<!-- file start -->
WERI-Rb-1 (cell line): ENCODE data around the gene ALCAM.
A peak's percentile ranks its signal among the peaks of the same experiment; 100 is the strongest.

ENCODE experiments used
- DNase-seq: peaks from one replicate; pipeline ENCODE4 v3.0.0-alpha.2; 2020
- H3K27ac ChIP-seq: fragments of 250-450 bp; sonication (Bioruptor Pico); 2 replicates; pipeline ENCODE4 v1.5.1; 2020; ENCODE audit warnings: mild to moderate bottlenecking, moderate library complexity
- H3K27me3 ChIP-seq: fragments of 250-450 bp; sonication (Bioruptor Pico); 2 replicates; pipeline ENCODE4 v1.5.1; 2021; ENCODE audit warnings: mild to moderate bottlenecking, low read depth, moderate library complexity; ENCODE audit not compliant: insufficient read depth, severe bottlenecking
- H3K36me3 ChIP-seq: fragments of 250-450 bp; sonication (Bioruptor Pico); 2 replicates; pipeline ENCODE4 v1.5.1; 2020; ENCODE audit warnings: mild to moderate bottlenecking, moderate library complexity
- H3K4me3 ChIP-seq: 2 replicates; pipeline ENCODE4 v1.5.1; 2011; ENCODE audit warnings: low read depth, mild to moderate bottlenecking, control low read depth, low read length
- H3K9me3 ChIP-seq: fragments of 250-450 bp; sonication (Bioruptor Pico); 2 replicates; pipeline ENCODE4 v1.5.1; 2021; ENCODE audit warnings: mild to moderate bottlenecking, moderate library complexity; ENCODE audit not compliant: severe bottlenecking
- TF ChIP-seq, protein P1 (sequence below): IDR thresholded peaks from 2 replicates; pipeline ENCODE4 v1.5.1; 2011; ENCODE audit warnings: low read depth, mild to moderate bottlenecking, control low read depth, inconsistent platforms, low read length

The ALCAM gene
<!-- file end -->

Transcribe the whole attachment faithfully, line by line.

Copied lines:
WERI-Rb-1 (cell line): ENCODE data around the gene ALCAM.
A peak's percentile ranks its signal among the peaks of the same experiment; 100 is the strongest.

ENCODE experiments used
- DNase-seq: peaks from one replicate; pipeline ENCODE4 v3.0.0-alpha.2; 2020
- H3K27ac ChIP-seq: fragments of 250-450 bp; sonication (Bioruptor Pico); 2 replicates; pipeline ENCODE4 v1.5.1; 2020; ENCODE audit warnings: mild to moderate bottlenecking, moderate library complexity
- H3K27me3 ChIP-seq: fragments of 250-450 bp; sonication (Bioruptor Pico); 2 replicates; pipeline ENCODE4 v1.5.1; 2021; ENCODE audit warnings: mild to moderate bottlenecking, low read depth, moderate library complexity; ENCODE audit not compliant: insufficient read depth, severe bottlenecking
- H3K36me3 ChIP-seq: fragments of 250-450 bp; sonication (Bioruptor Pico); 2 replicates; pipeline ENCODE4 v1.5.1; 2020; ENCODE audit warnings: mild to moderate bottlenecking, moderate library complexity
- H3K4me3 ChIP-seq: 2 replicates; pipeline ENCODE4 v1.5.1; 2011; ENCODE audit warnings: low read depth, mild to moderate bottlenecking, control low read depth, low read length
- H3K9me3 ChIP-seq: fragments of 250-450 bp; sonication (Bioruptor Pico); 2 replicates; pipeline ENCODE4 v1.5.1; 2021; ENCODE audit warnings: mild to moderate bottlenecking, moderate library complexity; ENCODE audit not compliant: severe bottlenecking
- TF ChIP-seq, protein P1 (sequence below): IDR thresholded peaks from 2 replicates; pipeline ENCODE4 v1.5.1; 2011; ENCODE audit warnings: low read depth, mild to moderate bottlenecking, control low read depth, inconsistent platforms, low read length

The ALCAM gene